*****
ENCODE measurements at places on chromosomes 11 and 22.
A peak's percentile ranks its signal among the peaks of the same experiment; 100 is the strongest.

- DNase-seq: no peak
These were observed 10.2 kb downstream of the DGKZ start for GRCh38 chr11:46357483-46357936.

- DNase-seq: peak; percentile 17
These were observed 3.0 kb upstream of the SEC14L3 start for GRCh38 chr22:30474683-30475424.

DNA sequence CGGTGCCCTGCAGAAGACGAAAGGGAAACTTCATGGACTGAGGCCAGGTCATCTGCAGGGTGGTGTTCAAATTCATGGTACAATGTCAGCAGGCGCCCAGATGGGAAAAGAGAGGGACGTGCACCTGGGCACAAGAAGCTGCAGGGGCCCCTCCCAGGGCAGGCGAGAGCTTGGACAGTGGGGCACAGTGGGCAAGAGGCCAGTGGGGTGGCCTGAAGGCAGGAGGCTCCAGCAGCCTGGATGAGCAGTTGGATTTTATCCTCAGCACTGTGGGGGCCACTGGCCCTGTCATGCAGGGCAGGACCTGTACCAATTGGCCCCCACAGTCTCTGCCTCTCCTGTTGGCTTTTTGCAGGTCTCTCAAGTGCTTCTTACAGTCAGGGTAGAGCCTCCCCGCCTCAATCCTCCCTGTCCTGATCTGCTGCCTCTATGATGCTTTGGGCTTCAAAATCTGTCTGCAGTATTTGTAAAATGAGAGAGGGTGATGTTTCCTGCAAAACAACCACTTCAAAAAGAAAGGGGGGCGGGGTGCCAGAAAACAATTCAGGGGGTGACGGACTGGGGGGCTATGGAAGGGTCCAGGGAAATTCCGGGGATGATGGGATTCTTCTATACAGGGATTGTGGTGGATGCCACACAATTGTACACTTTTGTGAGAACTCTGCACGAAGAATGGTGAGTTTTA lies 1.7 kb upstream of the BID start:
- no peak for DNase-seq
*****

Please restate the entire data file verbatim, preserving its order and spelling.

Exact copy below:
ENCODE measurements at places on chromosomes 11 and 22.
A peak's percentile ranks its signal among the peaks of the same experiment; 100 is the strongest.

- DNase-seq: no peak
These were observed 10.2 kb downstream of the DGKZ start for GRCh38 chr11:46357483-46357936.

- DNase-seq: peak; percentile 17
These were observed 3.0 kb upstream of the SEC14L3 start for GRCh38 chr22:30474683-30475424.

DNA sequence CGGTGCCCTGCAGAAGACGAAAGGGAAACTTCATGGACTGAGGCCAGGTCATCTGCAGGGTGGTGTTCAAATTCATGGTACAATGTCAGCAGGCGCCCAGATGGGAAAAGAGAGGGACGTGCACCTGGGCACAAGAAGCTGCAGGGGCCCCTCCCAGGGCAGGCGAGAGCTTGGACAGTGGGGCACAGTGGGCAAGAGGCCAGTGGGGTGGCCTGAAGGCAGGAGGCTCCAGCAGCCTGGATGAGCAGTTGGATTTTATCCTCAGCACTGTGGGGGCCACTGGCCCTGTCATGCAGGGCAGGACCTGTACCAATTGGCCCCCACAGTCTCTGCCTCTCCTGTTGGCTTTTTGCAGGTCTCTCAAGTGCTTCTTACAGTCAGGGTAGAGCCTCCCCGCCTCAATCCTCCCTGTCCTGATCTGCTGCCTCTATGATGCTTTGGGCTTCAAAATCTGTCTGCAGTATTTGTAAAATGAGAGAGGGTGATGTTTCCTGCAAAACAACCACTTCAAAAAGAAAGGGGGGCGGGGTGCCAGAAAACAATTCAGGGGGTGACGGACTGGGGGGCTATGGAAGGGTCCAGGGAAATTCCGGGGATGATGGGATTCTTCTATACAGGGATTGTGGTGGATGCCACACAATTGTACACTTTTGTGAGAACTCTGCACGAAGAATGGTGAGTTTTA lies 1.7 kb upstream of the BID start:
- no peak for DNase-seq